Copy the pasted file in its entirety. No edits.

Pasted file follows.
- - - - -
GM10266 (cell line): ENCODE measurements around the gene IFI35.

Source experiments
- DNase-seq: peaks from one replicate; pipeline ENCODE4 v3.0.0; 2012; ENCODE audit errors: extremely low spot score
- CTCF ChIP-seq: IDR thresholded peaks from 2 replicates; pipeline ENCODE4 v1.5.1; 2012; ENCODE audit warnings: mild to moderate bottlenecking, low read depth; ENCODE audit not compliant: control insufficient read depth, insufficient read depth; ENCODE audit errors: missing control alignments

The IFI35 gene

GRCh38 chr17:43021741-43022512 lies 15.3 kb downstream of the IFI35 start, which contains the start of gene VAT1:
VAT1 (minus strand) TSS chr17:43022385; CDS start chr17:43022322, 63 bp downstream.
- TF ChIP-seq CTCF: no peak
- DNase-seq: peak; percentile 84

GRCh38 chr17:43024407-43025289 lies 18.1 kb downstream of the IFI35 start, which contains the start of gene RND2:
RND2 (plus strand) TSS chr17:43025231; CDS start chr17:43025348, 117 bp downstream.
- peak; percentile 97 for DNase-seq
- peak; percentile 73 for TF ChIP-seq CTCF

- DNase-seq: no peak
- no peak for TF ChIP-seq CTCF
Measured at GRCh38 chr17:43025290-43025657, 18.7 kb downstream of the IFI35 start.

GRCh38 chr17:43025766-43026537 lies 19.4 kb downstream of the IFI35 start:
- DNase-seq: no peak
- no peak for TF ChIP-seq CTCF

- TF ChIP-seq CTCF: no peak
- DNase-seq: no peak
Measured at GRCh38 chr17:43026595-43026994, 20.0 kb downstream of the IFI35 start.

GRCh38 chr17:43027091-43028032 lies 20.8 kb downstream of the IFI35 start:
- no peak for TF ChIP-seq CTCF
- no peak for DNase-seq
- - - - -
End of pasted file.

GM10266 (cell line): ENCODE measurements around the gene IFI35.

Source experiments
- DNase-seq: peaks from one replicate; pipeline ENCODE4 v3.0.0; 2012; ENCODE audit errors: extremely low spot score
- CTCF ChIP-seq: IDR thresholded peaks from 2 replicates; pipeline ENCODE4 v1.5.1; 2012; ENCODE audit warnings: mild to moderate bottlenecking, low read depth; ENCODE audit not compliant: control insufficient read depth, insufficient read depth; ENCODE audit errors: missing control alignments

The IFI35 gene

GRCh38 chr17:43021741-43022512 lies 15.3 kb downstream of the IFI35 start, which contains the start of gene VAT1:
VAT1 (minus strand) TSS chr17:43022385; CDS start chr17:43022322, 63 bp downstream.
- TF ChIP-seq CTCF: no peak
- DNase-seq: peak; percentile 84

GRCh38 chr17:43024407-43025289 lies 18.1 kb downstream of the IFI35 start, which contains the start of gene RND2:
RND2 (plus strand) TSS chr17:43025231; CDS start chr17:43025348, 117 bp downstream.
- peak; percentile 97 for DNase-seq
- peak; percentile 73 for TF ChIP-seq CTCF

- DNase-seq: no peak
- no peak for TF ChIP-seq CTCF
Measured at GRCh38 chr17:43025290-43025657, 18.7 kb downstream of the IFI35 start.

GRCh38 chr17:43025766-43026537 lies 19.4 kb downstream of the IFI35 start:
- DNase-seq: no peak
- no peak for TF ChIP-seq CTCF

- TF ChIP-seq CTCF: no peak
- DNase-seq: no peak
Measured at GRCh38 chr17:43026595-43026994, 20.0 kb downstream of the IFI35 start.

GRCh38 chr17:43027091-43028032 lies 20.8 kb downstream of the IFI35 start:
- no peak for TF ChIP-seq CTCF
- no peak for DNase-seq